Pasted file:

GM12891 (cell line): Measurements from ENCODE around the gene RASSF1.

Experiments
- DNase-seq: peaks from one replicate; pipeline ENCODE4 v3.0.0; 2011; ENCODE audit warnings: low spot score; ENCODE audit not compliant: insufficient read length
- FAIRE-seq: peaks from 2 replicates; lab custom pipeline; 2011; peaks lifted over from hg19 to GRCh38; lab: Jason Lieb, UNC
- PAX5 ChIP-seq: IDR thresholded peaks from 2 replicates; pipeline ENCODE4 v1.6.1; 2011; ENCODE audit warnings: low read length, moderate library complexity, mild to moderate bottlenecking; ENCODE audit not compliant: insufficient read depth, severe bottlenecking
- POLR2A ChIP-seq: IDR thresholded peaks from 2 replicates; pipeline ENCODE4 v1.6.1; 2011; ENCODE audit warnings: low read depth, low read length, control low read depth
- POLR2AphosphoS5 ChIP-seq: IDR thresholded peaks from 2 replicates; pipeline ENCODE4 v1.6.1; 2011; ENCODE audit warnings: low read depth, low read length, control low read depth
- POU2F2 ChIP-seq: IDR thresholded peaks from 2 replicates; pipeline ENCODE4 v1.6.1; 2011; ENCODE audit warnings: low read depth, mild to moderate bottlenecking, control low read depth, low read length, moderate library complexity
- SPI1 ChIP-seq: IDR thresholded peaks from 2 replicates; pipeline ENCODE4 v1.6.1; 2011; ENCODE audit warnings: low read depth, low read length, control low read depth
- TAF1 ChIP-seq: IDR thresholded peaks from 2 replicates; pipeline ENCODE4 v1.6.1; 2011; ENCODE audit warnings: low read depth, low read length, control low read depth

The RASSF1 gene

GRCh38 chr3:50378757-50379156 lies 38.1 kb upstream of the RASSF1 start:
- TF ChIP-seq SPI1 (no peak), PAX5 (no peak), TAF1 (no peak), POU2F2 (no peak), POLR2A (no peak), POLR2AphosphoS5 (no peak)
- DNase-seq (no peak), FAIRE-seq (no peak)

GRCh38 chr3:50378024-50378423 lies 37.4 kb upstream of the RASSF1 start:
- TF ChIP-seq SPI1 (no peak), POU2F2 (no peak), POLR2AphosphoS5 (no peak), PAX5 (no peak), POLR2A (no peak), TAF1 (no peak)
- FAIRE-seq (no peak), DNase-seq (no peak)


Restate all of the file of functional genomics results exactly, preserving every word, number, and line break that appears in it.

GM12891 (cell line): Measurements from ENCODE around the gene RASSF1.

Experiments
- DNase-seq: peaks from one replicate; pipeline ENCODE4 v3.0.0; 2011; ENCODE audit warnings: low spot score; ENCODE audit not compliant: insufficient read length
- FAIRE-seq: peaks from 2 replicates; lab custom pipeline; 2011; peaks lifted over from hg19 to GRCh38; lab: Jason Lieb, UNC
- PAX5 ChIP-seq: IDR thresholded peaks from 2 replicates; pipeline ENCODE4 v1.6.1; 2011; ENCODE audit warnings: low read length, moderate library complexity, mild to moderate bottlenecking; ENCODE audit not compliant: insufficient read depth, severe bottlenecking
- POLR2A ChIP-seq: IDR thresholded peaks from 2 replicates; pipeline ENCODE4 v1.6.1; 2011; ENCODE audit warnings: low read depth, low read length, control low read depth
- POLR2AphosphoS5 ChIP-seq: IDR thresholded peaks from 2 replicates; pipeline ENCODE4 v1.6.1; 2011; ENCODE audit warnings: low read depth, low read length, control low read depth
- POU2F2 ChIP-seq: IDR thresholded peaks from 2 replicates; pipeline ENCODE4 v1.6.1; 2011; ENCODE audit warnings: low read depth, mild to moderate bottlenecking, control low read depth, low read length, moderate library complexity
- SPI1 ChIP-seq: IDR thresholded peaks from 2 replicates; pipeline ENCODE4 v1.6.1; 2011; ENCODE audit warnings: low read depth, low read length, control low read depth
- TAF1 ChIP-seq: IDR thresholded peaks from 2 replicates; pipeline ENCODE4 v1.6.1; 2011; ENCODE audit warnings: low read depth, low read length, control low read depth

The RASSF1 gene

GRCh38 chr3:50378757-50379156 lies 38.1 kb upstream of the RASSF1 start:
- TF ChIP-seq SPI1 (no peak), PAX5 (no peak), TAF1 (no peak), POU2F2 (no peak), POLR2A (no peak), POLR2AphosphoS5 (no peak)
- DNase-seq (no peak), FAIRE-seq (no peak)

GRCh38 chr3:50378024-50378423 lies 37.4 kb upstream of the RASSF1 start:
- TF ChIP-seq SPI1 (no peak), POU2F2 (no peak), POLR2AphosphoS5 (no peak), PAX5 (no peak), POLR2A (no peak), TAF1 (no peak)
- FAIRE-seq (no peak), DNase-seq (no peak)